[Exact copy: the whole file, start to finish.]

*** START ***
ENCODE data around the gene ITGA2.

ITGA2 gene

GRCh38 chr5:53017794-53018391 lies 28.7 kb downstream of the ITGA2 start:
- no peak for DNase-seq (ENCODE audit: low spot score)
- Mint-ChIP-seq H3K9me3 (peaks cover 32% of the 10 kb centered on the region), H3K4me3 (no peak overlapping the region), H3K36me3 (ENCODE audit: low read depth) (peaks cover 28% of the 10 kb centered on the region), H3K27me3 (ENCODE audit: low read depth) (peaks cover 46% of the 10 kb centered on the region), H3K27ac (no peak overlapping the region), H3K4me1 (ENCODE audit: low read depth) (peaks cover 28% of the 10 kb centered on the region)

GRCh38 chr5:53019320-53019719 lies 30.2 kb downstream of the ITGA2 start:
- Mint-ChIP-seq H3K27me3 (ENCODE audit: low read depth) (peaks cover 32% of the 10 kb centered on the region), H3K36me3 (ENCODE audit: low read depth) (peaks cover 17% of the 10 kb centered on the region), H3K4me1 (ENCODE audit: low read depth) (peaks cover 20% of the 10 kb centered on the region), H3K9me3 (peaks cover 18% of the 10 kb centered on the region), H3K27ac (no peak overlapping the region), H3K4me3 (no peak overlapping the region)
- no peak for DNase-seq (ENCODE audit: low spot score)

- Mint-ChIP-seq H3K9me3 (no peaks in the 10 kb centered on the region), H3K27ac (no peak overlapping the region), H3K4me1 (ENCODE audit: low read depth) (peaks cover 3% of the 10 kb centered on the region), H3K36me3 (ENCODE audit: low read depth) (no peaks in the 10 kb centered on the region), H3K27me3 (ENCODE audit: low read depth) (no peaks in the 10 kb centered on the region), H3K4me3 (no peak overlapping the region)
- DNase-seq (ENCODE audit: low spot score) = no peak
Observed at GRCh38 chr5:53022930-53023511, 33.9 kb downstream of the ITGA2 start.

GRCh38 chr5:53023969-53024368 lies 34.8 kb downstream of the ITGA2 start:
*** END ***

ENCODE data around the gene ITGA2.

ITGA2 gene

GRCh38 chr5:53017794-53018391 lies 28.7 kb downstream of the ITGA2 start:
- no peak for DNase-seq (ENCODE audit: low spot score)
- Mint-ChIP-seq H3K9me3 (peaks cover 32% of the 10 kb centered on the region), H3K4me3 (no peak overlapping the region), H3K36me3 (ENCODE audit: low read depth) (peaks cover 28% of the 10 kb centered on the region), H3K27me3 (ENCODE audit: low read depth) (peaks cover 46% of the 10 kb centered on the region), H3K27ac (no peak overlapping the region), H3K4me1 (ENCODE audit: low read depth) (peaks cover 28% of the 10 kb centered on the region)

GRCh38 chr5:53019320-53019719 lies 30.2 kb downstream of the ITGA2 start:
- Mint-ChIP-seq H3K27me3 (ENCODE audit: low read depth) (peaks cover 32% of the 10 kb centered on the region), H3K36me3 (ENCODE audit: low read depth) (peaks cover 17% of the 10 kb centered on the region), H3K4me1 (ENCODE audit: low read depth) (peaks cover 20% of the 10 kb centered on the region), H3K9me3 (peaks cover 18% of the 10 kb centered on the region), H3K27ac (no peak overlapping the region), H3K4me3 (no peak overlapping the region)
- no peak for DNase-seq (ENCODE audit: low spot score)

- Mint-ChIP-seq H3K9me3 (no peaks in the 10 kb centered on the region), H3K27ac (no peak overlapping the region), H3K4me1 (ENCODE audit: low read depth) (peaks cover 3% of the 10 kb centered on the region), H3K36me3 (ENCODE audit: low read depth) (no peaks in the 10 kb centered on the region), H3K27me3 (ENCODE audit: low read depth) (no peaks in the 10 kb centered on the region), H3K4me3 (no peak overlapping the region)
- DNase-seq (ENCODE audit: low spot score) = no peak
Observed at GRCh38 chr5:53022930-53023511, 33.9 kb downstream of the ITGA2 start.

GRCh38 chr5:53023969-53024368 lies 34.8 kb downstream of the ITGA2 start: